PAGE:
All four people in a French helicopter that crashed in rough weather in Antarctica were confirmed dead Saturday, Australian and French rescuers said.
Another helicopter from the Dumont-d'Urville scientific station in Antarctica flew to the site of the crashed aircraft and a doctor on board confirmed the deaths, the Australian Maritime Safety Authority said in a statement.
The helicopter crashed Thursday night and its distress beacon was activated about 62 miles (100 kilometers) from Dumont-d'Urville. Heavy clouds obscuring visibility prevented searches by helicopter, so a U.S. Air Force C-17 and an Australian air force plane flew over the site.
The Australian plane spotted what appeared to be three bodies Friday evening and dropped survival equipment in case there were any survivors.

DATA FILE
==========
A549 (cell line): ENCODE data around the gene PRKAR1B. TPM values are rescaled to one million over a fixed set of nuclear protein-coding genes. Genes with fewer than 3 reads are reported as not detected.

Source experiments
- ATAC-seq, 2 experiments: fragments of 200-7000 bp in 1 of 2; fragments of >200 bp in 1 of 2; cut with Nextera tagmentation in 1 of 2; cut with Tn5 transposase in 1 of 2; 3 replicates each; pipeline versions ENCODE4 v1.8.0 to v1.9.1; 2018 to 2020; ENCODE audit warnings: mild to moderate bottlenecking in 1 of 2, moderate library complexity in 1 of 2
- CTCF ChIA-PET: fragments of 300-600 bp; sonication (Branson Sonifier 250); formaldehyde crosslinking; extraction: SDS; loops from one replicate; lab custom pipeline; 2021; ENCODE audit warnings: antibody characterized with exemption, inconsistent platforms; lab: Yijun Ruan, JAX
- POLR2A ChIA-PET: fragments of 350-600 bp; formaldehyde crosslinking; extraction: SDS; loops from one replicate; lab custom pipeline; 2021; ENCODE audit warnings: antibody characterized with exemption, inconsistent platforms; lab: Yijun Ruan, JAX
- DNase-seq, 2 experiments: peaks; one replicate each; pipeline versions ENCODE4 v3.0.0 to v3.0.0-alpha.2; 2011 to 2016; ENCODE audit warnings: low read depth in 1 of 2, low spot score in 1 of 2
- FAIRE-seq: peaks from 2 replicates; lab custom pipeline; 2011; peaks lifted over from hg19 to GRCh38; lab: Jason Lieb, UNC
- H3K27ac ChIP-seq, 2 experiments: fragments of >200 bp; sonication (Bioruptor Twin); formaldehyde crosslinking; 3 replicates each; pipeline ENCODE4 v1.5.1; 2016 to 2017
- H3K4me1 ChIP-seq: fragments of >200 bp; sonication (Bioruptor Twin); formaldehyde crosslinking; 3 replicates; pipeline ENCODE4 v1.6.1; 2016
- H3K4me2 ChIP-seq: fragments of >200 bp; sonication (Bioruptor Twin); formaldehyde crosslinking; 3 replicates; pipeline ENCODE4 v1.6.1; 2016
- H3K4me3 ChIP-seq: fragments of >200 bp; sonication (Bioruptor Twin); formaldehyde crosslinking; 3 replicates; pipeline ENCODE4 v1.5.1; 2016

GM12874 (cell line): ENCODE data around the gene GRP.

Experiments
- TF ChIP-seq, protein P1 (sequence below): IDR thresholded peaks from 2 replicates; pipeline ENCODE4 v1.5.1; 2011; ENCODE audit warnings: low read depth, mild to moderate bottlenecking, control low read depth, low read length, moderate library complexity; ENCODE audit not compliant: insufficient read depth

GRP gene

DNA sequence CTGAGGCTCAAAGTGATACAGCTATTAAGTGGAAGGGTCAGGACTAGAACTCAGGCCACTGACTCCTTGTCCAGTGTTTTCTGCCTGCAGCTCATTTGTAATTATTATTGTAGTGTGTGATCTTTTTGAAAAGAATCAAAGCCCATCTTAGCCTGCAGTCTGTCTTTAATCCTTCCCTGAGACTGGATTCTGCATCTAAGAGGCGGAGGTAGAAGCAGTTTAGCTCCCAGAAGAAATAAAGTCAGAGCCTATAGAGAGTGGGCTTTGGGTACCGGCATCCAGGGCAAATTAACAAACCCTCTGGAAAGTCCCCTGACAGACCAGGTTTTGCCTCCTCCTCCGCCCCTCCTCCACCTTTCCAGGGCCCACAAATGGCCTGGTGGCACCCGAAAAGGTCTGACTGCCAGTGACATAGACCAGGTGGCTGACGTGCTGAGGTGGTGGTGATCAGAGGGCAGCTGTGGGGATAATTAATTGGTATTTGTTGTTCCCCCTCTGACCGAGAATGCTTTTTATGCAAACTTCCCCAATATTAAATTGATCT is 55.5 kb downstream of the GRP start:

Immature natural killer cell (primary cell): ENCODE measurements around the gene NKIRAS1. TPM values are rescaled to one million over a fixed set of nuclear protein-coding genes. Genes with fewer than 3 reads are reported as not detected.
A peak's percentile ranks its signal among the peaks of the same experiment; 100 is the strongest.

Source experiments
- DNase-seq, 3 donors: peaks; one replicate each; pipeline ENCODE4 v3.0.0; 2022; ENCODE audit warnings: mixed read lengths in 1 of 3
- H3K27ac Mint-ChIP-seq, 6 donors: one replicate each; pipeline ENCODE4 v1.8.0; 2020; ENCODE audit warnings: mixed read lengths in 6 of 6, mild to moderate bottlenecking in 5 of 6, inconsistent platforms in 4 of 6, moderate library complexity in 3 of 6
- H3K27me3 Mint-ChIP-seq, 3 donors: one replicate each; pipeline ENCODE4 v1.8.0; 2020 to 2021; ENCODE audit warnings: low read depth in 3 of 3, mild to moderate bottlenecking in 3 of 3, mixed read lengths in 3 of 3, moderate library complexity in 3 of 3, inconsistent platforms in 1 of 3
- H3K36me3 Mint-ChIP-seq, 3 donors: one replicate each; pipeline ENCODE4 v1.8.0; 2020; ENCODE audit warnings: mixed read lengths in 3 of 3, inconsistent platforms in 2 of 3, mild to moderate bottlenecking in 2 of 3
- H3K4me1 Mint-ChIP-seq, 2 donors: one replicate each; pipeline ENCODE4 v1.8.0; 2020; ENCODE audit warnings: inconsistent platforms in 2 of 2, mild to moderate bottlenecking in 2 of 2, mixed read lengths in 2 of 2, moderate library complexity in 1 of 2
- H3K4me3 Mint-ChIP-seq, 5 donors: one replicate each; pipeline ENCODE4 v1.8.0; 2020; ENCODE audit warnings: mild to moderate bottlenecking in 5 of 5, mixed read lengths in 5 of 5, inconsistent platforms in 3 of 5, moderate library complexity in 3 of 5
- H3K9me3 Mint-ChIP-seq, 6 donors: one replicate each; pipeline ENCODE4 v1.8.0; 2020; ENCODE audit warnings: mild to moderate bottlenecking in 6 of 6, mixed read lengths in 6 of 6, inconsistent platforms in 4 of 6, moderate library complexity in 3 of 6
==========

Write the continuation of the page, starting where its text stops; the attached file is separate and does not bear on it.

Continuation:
Those aircraft carried four French citizens _ a pilot, a mechanic and two employees of the French Polar Institute, a state-run research center often known by its French acronym IPEV.
The institute said the bodies of the men were recovered and brought back to Dumont-d'Urville with the assistance of a Hercules C-130 sent by Australia.
"A chapel of rest has been set up at the base to receive the remains," the statement said.
The downed AS350 Squirrel helicopter was operated from the French research vessel L'Astrolabe, which is currently icebound about 230 miles (370 kilometers) northeast of the Dumont-d'Urville station.
France's minister for higher education, Valerie Pecresse, sent condolences in a statement Saturday.
Pecresse "expresses her complete solidarity with the whole of the scientific community of the poles, bereaved by this dramatic loss," the statement said. "She hails the courage and determination of the men and women who are carrying out their research in the extreme conditions of the polar regions."